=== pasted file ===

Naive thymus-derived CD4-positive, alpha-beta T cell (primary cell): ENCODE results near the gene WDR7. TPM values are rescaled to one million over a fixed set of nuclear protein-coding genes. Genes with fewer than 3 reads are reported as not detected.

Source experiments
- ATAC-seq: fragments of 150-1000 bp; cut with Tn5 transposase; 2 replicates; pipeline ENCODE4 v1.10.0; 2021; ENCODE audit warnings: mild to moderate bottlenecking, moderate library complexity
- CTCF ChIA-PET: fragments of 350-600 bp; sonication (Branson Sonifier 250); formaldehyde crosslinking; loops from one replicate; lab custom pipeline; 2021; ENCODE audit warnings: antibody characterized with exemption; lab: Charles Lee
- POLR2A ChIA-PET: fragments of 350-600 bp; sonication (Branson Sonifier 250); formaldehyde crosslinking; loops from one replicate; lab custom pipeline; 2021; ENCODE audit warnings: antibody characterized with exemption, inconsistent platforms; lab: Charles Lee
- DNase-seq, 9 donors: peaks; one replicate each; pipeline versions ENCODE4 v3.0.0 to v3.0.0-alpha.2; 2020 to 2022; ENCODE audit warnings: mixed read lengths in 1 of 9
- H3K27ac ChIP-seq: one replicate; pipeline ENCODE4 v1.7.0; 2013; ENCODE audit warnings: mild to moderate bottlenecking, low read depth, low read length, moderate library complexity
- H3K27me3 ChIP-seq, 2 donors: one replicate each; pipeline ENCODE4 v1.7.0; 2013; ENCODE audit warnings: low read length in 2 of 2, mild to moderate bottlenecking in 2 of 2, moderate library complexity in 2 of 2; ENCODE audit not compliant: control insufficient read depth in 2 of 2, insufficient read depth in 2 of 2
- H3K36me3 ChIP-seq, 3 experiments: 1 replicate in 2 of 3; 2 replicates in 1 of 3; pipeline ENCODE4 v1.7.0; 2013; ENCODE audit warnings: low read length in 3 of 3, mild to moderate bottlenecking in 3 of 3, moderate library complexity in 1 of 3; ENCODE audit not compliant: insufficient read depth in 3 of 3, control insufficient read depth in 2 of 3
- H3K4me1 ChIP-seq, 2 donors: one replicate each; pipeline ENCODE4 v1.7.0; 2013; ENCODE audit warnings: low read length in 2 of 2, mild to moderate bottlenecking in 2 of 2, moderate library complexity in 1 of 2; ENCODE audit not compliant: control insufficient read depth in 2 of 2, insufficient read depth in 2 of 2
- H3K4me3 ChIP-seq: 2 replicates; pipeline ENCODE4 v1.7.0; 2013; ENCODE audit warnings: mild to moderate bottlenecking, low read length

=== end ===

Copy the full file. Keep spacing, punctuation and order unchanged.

Naive thymus-derived CD4-positive, alpha-beta T cell (primary cell): ENCODE results near the gene WDR7. TPM values are rescaled to one million over a fixed set of nuclear protein-coding genes. Genes with fewer than 3 reads are reported as not detected.

Source experiments
- ATAC-seq: fragments of 150-1000 bp; cut with Tn5 transposase; 2 replicates; pipeline ENCODE4 v1.10.0; 2021; ENCODE audit warnings: mild to moderate bottlenecking, moderate library complexity
- CTCF ChIA-PET: fragments of 350-600 bp; sonication (Branson Sonifier 250); formaldehyde crosslinking; loops from one replicate; lab custom pipeline; 2021; ENCODE audit warnings: antibody characterized with exemption; lab: Charles Lee
- POLR2A ChIA-PET: fragments of 350-600 bp; sonication (Branson Sonifier 250); formaldehyde crosslinking; loops from one replicate; lab custom pipeline; 2021; ENCODE audit warnings: antibody characterized with exemption, inconsistent platforms; lab: Charles Lee
- DNase-seq, 9 donors: peaks; one replicate each; pipeline versions ENCODE4 v3.0.0 to v3.0.0-alpha.2; 2020 to 2022; ENCODE audit warnings: mixed read lengths in 1 of 9
- H3K27ac ChIP-seq: one replicate; pipeline ENCODE4 v1.7.0; 2013; ENCODE audit warnings: mild to moderate bottlenecking, low read depth, low read length, moderate library complexity
- H3K27me3 ChIP-seq, 2 donors: one replicate each; pipeline ENCODE4 v1.7.0; 2013; ENCODE audit warnings: low read length in 2 of 2, mild to moderate bottlenecking in 2 of 2, moderate library complexity in 2 of 2; ENCODE audit not compliant: control insufficient read depth in 2 of 2, insufficient read depth in 2 of 2
- H3K36me3 ChIP-seq, 3 experiments: 1 replicate in 2 of 3; 2 replicates in 1 of 3; pipeline ENCODE4 v1.7.0; 2013; ENCODE audit warnings: low read length in 3 of 3, mild to moderate bottlenecking in 3 of 3, moderate library complexity in 1 of 3; ENCODE audit not compliant: insufficient read depth in 3 of 3, control insufficient read depth in 2 of 3
- H3K4me1 ChIP-seq, 2 donors: one replicate each; pipeline ENCODE4 v1.7.0; 2013; ENCODE audit warnings: low read length in 2 of 2, mild to moderate bottlenecking in 2 of 2, moderate library complexity in 1 of 2; ENCODE audit not compliant: control insufficient read depth in 2 of 2, insufficient read depth in 2 of 2
- H3K4me3 ChIP-seq: 2 replicates; pipeline ENCODE4 v1.7.0; 2013; ENCODE audit warnings: mild to moderate bottlenecking, low read length